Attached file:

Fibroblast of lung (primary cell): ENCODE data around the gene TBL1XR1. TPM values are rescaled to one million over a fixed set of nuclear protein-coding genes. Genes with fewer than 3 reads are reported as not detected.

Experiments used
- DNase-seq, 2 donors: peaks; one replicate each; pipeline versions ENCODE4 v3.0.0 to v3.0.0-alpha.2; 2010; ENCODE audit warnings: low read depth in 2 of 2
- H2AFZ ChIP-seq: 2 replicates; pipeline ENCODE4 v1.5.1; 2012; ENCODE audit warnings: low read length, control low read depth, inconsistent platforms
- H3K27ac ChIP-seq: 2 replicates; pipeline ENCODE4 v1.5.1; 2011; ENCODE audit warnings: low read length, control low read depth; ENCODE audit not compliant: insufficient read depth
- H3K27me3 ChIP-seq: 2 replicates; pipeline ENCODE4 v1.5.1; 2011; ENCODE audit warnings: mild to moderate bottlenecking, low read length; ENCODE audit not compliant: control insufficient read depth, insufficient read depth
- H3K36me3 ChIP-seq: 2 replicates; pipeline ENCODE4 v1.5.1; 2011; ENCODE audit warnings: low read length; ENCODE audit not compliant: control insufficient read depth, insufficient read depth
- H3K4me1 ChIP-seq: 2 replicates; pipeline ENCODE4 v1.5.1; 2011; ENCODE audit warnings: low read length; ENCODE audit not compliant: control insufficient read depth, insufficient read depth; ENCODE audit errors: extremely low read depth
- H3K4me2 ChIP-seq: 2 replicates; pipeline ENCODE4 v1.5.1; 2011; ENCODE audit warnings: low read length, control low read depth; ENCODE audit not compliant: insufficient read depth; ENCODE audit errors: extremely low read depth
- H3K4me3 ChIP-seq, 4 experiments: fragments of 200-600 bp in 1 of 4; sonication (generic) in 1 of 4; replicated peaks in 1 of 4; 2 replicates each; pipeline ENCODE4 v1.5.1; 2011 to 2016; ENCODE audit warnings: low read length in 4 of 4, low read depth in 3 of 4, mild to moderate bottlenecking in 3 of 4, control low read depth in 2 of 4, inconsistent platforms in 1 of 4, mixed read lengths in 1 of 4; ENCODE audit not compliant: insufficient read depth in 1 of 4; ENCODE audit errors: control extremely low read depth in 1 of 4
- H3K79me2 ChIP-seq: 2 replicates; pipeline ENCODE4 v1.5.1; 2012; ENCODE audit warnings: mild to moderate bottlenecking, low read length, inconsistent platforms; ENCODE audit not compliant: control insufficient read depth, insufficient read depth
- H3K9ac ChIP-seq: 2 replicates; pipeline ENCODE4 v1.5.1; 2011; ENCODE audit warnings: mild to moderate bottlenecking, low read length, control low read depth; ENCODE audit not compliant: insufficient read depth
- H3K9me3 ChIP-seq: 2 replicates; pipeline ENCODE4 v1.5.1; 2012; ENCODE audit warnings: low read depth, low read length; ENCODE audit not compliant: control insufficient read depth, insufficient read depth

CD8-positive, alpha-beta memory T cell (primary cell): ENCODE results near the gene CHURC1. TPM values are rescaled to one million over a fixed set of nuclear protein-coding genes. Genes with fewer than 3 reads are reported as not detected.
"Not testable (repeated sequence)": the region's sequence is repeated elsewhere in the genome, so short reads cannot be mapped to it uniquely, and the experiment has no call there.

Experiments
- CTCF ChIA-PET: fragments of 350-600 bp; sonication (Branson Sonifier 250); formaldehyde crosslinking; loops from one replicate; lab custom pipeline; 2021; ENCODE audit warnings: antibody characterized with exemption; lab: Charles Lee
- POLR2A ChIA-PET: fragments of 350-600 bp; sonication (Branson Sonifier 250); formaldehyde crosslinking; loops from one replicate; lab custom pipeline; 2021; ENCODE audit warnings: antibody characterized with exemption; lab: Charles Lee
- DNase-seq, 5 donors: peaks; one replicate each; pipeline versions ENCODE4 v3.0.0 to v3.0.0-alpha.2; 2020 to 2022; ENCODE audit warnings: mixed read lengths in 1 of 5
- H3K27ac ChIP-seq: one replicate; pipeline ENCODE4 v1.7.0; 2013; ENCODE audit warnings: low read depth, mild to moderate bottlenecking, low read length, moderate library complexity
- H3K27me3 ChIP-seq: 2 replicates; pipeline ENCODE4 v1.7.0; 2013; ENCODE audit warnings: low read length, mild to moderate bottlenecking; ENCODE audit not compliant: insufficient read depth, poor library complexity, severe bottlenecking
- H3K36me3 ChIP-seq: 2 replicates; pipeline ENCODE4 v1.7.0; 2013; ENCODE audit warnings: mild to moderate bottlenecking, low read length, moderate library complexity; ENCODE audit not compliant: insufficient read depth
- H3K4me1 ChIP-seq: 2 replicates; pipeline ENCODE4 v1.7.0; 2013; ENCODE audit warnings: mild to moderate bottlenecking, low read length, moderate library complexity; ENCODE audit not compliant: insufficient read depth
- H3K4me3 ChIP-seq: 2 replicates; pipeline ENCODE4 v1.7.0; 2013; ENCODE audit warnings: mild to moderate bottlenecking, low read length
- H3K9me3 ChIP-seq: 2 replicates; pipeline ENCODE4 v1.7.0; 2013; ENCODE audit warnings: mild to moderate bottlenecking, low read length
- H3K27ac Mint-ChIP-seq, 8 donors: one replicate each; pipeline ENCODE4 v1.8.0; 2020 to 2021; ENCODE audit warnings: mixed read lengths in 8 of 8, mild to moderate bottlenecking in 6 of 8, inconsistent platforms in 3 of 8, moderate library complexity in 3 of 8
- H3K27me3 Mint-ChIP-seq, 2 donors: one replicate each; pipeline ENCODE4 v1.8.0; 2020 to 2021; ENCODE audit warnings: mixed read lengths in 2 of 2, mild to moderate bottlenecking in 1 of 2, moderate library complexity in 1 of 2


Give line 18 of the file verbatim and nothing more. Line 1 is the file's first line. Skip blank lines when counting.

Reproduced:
- POLR2A ChIA-PET: fragments of 350-600 bp; sonication (Branson Sonifier 250); formaldehyde crosslinking; loops from one replicate; lab custom pipeline; 2021; ENCODE audit warnings: antibody characterized with exemption; lab: Charles Lee